At Apple, our 98,000 employees share a passion for products that change people’s lives, and from the very earliest days we have known that diversity is critical to our success. We believe deeply that inclusion inspires innovation.
Our definition of diversity goes far beyond the traditional categories of race, gender, and ethnicity. It includes personal qualities that usually go unmeasured, like sexual orientation, veteran status, and disabilities. Who we are, where we come from, and what we’ve experienced influence the way we perceive issues and solve problems. We believe in celebrating that diversity and investing in it.
We are making progress, and we’re committed to being as innovative in advancing diversity as we are in developing our products.
We know we can do more, and we will.
I don’t know if Tim Cook is queer. Watching history unfold as a kid in Alabama during the 1960s, that term might make the hairs on the back of his neck bristle. Growing up in the South, I had words that did that too. No one should have words that do that.
I do know that a lot of people assume Cook is gay or queer or not-straight, whatever the case may be, and that’s enough for me to deem it relevant here. I’m not trying to impose a label on Cook or equate actions with identity. (In my book, the only valid articulation of identity is the set of the words a person chooses for themselves. In the trans community, for example, the power of choosing those words cannot be overstated.)
Unfortunately, our society is structured in such a way that deviations from what we expect are often enough to slap a label on someone who didn’t invite one. In Cook’s case, it seems that people just think they know; many of them don’t remember why or where they even got the idea to begin with.
It sucks that people in the LGBTQ community bear the burden of disclosure, but we do. I firmly believe that duty to disclose is a factor of both privilege and visibility. And when your life leads you from a front seat to the civil rights movement to the head of the table at the most valuable company in the world, those two measures are through the roof. Yes, everyone has the “right to privacy”—Cook has already exercised that right plenty. And the irony of that defense on the eve of Apple’s aggressive move into profiting from its users’ private medical data isn’t lost on me.
Ultimately, if you have the power to be an extraordinarily potent positive figure in and beyond the LGBTQ community, my expectations adjust to the height of your podium. When I watch a video like Cook’s speech from an Auburn awards ceremony (linked on Valleywag under the absurdly reaching headline “Tim Cook Speaks About His Own Discrimination as a Gay Man”) it should be touching. Instead, stuff like Cook’s speech and his new letter on diversity frustrate me.
Cook—white, cisgender, and extraordinarily wealthy—awkwardly weaves around explicitly mentioning his sexuality. Why is that enough?
When I first came out, I’d do anything to avoid saying it too, talking pretty circles around it every time the topic came up. Then one day, I chose words for myself and said them aloud. Later in college, when someone much closer to the beginning of that journey told me that my bravery in being so open about my sexuality inspired them, I understood why there was such an imperative to be open. If the radius of my own weird, little queer life can intersect with someone else’s in a positive way, imagine the scope of Tim Cook’s position, the height of his platform. And hell, if he isn’t queer, just say that. Coming out as straight can’t be so bad as the demons the rest of us had to wrestle.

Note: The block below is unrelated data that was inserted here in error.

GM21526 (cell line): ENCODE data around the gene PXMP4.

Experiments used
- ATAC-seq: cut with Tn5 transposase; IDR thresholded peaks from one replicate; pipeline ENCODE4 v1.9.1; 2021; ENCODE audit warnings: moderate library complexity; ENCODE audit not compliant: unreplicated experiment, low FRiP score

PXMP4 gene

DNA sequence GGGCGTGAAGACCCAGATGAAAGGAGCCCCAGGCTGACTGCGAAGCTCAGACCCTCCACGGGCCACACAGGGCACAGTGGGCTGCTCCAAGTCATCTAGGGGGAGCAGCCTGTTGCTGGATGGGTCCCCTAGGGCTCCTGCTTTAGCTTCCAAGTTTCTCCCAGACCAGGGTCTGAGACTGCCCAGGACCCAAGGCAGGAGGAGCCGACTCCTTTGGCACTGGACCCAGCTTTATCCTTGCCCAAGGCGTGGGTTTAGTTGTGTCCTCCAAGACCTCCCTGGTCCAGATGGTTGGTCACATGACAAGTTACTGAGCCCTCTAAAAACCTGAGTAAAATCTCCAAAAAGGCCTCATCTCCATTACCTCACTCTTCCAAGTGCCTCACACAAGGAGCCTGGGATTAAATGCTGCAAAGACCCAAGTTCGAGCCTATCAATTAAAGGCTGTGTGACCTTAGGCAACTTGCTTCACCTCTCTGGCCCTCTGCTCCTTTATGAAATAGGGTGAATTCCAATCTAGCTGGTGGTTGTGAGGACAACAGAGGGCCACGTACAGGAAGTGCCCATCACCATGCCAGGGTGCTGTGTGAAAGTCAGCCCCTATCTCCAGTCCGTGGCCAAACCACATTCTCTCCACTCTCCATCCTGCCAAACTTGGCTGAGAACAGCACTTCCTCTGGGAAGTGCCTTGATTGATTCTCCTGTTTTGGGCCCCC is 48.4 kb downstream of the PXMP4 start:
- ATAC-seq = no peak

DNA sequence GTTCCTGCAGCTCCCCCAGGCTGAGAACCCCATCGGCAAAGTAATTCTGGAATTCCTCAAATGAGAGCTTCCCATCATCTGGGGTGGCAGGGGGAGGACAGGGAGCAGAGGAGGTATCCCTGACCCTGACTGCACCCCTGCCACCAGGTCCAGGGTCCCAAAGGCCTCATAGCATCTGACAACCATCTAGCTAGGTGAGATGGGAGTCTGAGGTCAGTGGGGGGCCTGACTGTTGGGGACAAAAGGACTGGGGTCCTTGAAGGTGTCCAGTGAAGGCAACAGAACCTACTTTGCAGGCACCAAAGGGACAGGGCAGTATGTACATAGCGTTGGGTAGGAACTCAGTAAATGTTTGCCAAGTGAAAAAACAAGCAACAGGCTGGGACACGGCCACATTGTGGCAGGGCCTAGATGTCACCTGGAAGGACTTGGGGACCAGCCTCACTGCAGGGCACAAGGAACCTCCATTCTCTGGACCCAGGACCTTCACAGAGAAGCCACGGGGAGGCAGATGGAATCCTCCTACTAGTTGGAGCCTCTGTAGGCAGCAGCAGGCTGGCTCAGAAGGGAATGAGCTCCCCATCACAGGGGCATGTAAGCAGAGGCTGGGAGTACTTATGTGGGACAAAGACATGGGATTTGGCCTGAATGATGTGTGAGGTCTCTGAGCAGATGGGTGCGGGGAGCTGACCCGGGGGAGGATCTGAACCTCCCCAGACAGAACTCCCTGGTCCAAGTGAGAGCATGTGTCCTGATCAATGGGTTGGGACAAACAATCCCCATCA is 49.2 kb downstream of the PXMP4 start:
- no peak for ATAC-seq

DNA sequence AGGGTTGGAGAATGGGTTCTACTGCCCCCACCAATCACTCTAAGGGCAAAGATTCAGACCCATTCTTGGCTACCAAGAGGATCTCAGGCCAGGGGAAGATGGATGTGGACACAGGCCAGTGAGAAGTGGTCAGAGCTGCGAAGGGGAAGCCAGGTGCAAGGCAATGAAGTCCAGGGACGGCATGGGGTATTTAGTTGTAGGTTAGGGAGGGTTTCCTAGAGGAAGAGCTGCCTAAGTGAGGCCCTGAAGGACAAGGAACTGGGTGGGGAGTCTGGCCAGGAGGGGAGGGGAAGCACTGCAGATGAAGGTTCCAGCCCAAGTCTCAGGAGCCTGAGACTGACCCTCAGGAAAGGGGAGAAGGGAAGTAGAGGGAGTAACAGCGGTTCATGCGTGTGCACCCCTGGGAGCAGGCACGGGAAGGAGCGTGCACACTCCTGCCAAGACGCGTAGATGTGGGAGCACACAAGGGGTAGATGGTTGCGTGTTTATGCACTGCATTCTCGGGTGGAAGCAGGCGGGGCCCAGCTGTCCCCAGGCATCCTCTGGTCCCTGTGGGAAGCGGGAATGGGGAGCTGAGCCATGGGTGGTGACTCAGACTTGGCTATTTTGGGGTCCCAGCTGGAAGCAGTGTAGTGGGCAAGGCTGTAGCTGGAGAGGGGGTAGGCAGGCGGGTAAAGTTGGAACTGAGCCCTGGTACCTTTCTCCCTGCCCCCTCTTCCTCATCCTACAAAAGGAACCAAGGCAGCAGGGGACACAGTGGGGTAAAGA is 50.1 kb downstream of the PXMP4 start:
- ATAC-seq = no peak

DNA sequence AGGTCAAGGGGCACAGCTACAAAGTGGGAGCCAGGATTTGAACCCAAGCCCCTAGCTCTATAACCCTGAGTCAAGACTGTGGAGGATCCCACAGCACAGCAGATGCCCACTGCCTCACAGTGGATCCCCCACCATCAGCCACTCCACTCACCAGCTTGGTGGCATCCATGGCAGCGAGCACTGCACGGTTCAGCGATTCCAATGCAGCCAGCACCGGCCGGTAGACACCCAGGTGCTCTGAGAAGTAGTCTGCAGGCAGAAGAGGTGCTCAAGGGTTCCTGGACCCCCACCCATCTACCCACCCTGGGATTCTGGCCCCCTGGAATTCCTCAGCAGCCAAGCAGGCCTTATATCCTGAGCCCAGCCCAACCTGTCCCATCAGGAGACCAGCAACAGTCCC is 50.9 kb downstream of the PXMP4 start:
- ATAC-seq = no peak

A little over 10 years ago, I came out at age 17. Then, the perceived high stakes of being gay were more a factor of high school myopia than an actual fear for my safety or well being. But being out as a member of the LGBTQ community can still get you killed just about anywhere. Whether it’s in Uganda or in Harlem or taking your own life on a quiet college campus in Michigan, the fear varies but the cost is the same. For every young person balancing their dark struggle with the flickering hope that things really might get better, someone powerful is quietly living their life in a different kind of fear. But that kind of fear is the easiest to dissolve through action.
Frankly, I expect more from anyone whose early life, touched by discrimination and darkness, wended its way to a far more powerful place. If the CEO of Apple has something to be afraid of, it sends a message that those of us in far more disempowered positions must be downright screwed. If shareholders are scary, what do we make of someone brave enough to live their truth in central Africa?
In the tech industry, nothing stirs up excitement quite like Apple—the effect really is singular. And Apple is arguably as famous for the stealthy policies that sculpt its sleek brand as the groundbreaking products that it produces. The company keeps a secret better than anyone, and as a result, every Apple reveal feels like unwrapping something remarkably thoughtful that we just didn’t quite see coming. At Apple’s helm, Tim Cook steers both the innovation of the most successful business in the world and the culture of an entire industry that is, by definition, sprinting toward the future. The best technology invites us to a better version of that future, one we don’t fear, one we get excited about. Our industry, and its culture, can lead by example. And when it comes to sexuality, those positive examples can mean the literal difference between life and death.
The challenge is to commit and to act. Human rights and dignity are great philosophical principles. But the hard work of executing on these principles depends on our individual acts, every day.” —Apple CEO Tim Cook
I couldn’t have put it better.